What was it like to grow up in the Sand Lake area? That was the question I had when I drove toward the home of Irene Dombrock. Irene has spent all her life within a few miles of Sand Lake. Sand Lake is 187acres with a maximum depth of 58 feet, stocked with northern, walleye, bass and pan fish, located in the northwest corner of Osceola Township. During the 1950’s and 60’s it had a great swimming beach on the west side, by the 1970’s, swimming was better on the east side.


I visited Irene in the home where she grew up with her Aunt Ella (Lidbom) Lofdahl and Uncle Andrew Lofdahl, whose nick-name was Smith.

Irene’s maternal grandparents, Ole and Martha Wing left Norway with their children and settled in Osceola Township. Irene’s mother, Clara, was born here and attended Godfry School. Nels Lidbom was a fellow student and love blossomed between them and after graduation they married.


Nels’s parents were Gabriel and Bertha (Frank) Lidbom. The Lidbom’s had migrated from Sweden. Gabriel had been a shoemaker in Sweden and Bertha was a candy maker. They came with nothing and life was not easy trying to farm the poor land.  The Wing family and the Lidbom family were early members of St. Peter’s Lutheran Church in Dresser.


Francis Irene was born to Clara and Nels in the year of the great influenza which struck all in the family. Irene’s mother succumbed to it ten weeks after Irene was born. The traveling minister thought that she should have her mother’s name so she was baptized Irene Clara the same day as her mother’s funeral, both taking place in their home.


Nels was left with three small children and a baby plus the farm work, his sister, Ella and her husband Andrew Lofdahl did not have children. Ella and Andrew took care of and eventual adopted of Irene Clara.


The Lofdahl’s first built a log cabin. In 1900 they built the house that Irene now shares with her daughter and son-in-law. The Lofdahl family attended Bethesda Lutheran Church at Sand Lake where Irene married Ralph David Dombrock (Ike) in a large wedding officiated by Adolph Serenius. A reception was held at the Osceola Hotel for about 200 guests. Ike and Irene have one daughter, two grandchildren and seven great grandchildren.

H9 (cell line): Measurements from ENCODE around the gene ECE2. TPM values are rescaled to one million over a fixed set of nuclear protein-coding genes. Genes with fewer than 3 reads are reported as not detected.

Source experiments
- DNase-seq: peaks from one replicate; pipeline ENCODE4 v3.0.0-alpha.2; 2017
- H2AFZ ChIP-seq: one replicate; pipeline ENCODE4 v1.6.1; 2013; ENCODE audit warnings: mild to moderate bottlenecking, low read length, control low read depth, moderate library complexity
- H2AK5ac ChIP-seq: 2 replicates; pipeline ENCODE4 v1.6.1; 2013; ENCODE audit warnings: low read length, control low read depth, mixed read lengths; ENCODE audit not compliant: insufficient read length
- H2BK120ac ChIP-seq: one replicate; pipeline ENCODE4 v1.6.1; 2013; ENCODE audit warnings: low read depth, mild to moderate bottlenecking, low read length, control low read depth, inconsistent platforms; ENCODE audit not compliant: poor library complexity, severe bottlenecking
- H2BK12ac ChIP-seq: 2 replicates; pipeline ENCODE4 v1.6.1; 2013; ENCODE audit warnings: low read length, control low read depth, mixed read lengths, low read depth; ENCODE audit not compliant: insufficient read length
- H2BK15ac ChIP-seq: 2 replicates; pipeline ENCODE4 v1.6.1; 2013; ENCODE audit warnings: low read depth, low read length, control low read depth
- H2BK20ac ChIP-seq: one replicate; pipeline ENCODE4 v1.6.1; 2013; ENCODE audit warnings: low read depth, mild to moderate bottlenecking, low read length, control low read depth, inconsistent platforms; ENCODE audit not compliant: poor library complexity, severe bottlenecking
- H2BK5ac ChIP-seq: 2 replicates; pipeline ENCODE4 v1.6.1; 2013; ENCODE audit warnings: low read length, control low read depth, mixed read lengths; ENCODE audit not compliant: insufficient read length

Mable Anderson, daughter of Aleck and Hannah Johansson married Emil Dombrock and lived in a brick house by Horse Lake (Osceola Township, three miles south of Sand Lake). Most of the Dombrock’s had brick houses because they worked in their cousin’s, Ed Brick Yard. The Bethesda Lutheran Church is built with the bricks from the Dombrock Brick Yard. The Brickyard was about a mile north of the present Wal-Mart. The Polk County Museum has a nice display of the Brick Yard in the lower level of the museum. It was located about two miles north of Wal-Mart. The Brick Yard is no longer there but the land is still in the Dombrock name.


Mable and Emil had three children: Leon, who was in World War II, Ralph (Ike), and Lorene. Under Ike’s picture in the 1936 St. Croix Falls yearbook, it describes him, “Everybody’s Friend and No Man’s Enemy, He’s True Blue.” He lived this in his school years and all his life. Irene wrote the following about her husband:  “Sports was so very important in Ike’s life. In school he was in baseball, football, basketball and tract. After school, he joined the town teams in kitten ball and baseball. He later took up bowling and horseshoe. He was a good competitor.


Ike worked in several feed mills locally: Dresser Feed Mill, Northern Supply at Nye and Wonderoos. He purchased a portable feed mill and operated it for five years. Ike retired at age 65 from his job at Trap Rock, Dresser.


Ike help maintain the Bethesda Church Cemeteries most his life, first helping his father, Emil and when his father became sick, Ike took over the caretaker job which he kept for 30 years. Bethesda Church was an important part of Ike’s life, serving on the board for several years and custodian in the 60’s & 70’s.”


Bethesda Church was the center of the community and the Fourth of July celebration was one of the biggest events.  It was announced in the Standard Press and attended by hundreds of people. The menu was always chicken with all the trimmings. There was a pavilion which held the stoves, the woman worked hard peeling and boiling the potatoes and roasting the chicken. Pie was a must for dessert. Don Carlson, the butter maker brought the large container of ice cream, wrapped so that it would stay froze all day. The highlight of the event was the fireworks which were set off from a raft on the lake until one time the whole raft exploded at once and he never brought fireworks again.